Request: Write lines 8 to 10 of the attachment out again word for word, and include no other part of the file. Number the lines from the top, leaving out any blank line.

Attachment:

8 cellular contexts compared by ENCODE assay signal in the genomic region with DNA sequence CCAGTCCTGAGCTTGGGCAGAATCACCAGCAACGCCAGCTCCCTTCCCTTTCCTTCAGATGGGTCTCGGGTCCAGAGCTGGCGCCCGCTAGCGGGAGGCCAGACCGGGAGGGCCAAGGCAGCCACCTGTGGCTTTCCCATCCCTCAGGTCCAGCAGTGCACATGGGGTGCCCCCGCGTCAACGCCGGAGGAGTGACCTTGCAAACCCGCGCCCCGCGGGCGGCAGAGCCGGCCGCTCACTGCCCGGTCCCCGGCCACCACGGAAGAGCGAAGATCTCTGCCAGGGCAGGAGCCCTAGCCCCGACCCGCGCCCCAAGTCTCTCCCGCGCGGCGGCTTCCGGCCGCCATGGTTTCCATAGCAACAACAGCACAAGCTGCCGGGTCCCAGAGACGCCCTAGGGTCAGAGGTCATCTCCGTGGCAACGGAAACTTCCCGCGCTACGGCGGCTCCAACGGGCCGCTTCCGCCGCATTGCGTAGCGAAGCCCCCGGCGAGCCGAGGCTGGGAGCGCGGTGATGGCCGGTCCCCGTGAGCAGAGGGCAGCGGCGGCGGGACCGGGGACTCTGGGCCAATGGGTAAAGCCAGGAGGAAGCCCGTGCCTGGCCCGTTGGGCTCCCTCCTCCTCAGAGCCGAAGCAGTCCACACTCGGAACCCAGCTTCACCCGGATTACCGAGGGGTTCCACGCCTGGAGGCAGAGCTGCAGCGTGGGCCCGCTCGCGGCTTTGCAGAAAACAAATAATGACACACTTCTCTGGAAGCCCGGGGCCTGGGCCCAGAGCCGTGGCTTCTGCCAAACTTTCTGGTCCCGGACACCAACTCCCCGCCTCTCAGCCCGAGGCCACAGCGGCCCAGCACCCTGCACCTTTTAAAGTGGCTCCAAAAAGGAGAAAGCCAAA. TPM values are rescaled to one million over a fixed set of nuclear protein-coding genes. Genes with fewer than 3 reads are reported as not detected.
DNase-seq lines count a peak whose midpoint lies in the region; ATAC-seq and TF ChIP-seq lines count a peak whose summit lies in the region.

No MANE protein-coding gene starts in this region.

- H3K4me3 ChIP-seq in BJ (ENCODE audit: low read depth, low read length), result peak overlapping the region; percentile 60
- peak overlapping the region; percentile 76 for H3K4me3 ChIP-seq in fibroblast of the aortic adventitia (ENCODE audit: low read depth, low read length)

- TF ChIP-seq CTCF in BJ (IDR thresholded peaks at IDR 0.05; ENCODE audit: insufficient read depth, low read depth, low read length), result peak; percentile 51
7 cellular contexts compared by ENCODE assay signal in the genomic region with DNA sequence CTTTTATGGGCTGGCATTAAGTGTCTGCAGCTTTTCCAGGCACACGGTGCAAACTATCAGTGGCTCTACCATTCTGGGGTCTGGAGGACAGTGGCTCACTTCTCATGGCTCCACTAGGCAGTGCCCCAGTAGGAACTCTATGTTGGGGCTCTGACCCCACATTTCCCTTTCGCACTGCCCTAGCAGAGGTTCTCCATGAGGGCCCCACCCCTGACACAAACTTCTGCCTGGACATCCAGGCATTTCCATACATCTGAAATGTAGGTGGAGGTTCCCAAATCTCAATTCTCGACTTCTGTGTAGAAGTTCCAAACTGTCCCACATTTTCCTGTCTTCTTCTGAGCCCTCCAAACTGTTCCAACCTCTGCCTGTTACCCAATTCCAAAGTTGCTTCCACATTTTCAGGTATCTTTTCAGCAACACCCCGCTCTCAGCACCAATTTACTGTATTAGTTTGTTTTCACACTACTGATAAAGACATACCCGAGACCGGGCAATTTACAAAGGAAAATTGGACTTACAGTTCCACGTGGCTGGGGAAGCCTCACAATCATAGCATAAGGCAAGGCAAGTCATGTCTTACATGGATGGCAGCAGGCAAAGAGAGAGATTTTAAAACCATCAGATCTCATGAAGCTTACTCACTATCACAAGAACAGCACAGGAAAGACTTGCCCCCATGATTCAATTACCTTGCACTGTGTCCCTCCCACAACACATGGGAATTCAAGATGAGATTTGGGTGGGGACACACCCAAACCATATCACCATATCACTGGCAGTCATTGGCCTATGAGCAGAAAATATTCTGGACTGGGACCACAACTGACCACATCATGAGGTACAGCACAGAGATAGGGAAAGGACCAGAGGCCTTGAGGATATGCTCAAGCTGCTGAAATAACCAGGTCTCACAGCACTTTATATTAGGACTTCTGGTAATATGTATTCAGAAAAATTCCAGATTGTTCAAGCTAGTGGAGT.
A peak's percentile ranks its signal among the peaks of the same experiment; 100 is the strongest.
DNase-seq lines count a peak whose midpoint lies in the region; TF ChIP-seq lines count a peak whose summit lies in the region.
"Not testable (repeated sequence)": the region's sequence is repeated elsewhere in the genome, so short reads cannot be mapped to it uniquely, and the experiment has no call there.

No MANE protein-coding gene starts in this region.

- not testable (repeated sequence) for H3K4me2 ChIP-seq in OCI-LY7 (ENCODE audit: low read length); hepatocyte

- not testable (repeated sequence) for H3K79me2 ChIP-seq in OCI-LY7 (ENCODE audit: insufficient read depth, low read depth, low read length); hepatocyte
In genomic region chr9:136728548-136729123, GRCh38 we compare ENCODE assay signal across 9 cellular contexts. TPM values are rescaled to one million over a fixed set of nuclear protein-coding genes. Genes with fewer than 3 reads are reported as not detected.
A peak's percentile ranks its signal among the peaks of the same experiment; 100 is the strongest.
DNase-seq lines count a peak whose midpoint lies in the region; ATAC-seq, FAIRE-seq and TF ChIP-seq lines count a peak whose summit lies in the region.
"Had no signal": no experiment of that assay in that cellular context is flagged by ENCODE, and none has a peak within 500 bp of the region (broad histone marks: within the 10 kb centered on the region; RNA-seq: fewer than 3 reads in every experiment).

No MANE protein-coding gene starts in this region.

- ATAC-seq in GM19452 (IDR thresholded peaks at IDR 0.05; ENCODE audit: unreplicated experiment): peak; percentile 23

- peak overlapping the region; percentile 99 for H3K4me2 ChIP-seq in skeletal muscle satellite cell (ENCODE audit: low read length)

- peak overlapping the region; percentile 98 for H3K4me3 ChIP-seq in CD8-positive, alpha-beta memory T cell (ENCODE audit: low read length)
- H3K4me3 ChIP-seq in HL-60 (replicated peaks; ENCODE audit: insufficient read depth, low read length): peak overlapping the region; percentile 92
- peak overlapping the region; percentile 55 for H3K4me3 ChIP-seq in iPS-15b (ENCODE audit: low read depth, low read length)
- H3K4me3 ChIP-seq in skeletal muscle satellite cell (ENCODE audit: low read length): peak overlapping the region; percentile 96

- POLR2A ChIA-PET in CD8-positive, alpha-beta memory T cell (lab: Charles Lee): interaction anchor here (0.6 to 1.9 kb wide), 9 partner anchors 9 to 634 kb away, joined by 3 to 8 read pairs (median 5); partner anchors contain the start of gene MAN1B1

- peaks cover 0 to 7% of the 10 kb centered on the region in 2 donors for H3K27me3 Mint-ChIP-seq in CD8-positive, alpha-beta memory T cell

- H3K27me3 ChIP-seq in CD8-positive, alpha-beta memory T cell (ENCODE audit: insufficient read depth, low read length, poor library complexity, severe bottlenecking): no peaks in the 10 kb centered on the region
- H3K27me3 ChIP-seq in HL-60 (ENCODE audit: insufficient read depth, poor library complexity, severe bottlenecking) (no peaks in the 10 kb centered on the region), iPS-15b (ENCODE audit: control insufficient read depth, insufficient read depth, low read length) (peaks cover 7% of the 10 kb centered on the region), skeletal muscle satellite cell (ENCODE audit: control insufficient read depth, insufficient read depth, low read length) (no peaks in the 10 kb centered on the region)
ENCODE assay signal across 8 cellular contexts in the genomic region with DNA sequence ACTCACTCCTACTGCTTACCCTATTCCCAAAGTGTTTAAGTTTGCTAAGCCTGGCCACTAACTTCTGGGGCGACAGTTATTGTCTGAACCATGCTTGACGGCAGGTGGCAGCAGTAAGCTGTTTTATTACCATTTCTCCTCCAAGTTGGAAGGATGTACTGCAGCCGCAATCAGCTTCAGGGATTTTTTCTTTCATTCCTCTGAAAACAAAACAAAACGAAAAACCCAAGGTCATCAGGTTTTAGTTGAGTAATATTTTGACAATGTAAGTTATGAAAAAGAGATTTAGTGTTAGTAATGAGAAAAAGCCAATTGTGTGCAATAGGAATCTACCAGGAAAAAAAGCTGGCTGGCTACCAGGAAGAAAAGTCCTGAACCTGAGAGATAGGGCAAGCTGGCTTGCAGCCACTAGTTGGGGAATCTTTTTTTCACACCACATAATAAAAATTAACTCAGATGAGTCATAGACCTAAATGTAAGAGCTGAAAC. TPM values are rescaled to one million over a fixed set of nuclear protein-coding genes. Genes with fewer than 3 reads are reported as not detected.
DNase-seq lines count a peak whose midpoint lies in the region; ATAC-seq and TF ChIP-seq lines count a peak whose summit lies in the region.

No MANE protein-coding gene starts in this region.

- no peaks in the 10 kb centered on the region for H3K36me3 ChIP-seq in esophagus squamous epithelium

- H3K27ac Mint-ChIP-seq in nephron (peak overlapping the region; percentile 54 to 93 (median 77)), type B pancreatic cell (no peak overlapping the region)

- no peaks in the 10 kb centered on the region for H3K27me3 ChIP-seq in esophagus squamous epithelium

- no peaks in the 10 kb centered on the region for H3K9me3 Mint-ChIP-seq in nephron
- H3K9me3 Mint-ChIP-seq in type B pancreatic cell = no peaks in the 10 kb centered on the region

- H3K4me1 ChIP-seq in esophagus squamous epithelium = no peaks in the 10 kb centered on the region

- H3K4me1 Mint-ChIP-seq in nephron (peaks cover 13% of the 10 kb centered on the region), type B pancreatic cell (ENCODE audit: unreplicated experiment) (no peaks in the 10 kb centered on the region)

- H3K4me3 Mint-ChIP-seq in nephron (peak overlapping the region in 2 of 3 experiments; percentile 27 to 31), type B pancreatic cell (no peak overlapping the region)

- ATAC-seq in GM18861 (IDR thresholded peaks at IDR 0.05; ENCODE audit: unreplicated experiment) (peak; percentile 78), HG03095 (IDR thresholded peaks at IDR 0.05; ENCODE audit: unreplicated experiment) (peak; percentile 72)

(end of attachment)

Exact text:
A peak's percentile ranks its signal among the peaks of the same experiment; 100 is the strongest.
DNase-seq lines count a peak whose midpoint lies in the region; TF ChIP-seq lines count a peak whose summit lies in the region.
"Not testable (repeated sequence)": the region's sequence is repeated elsewhere in the genome, so short reads cannot be mapped to it uniquely, and the experiment has no call there.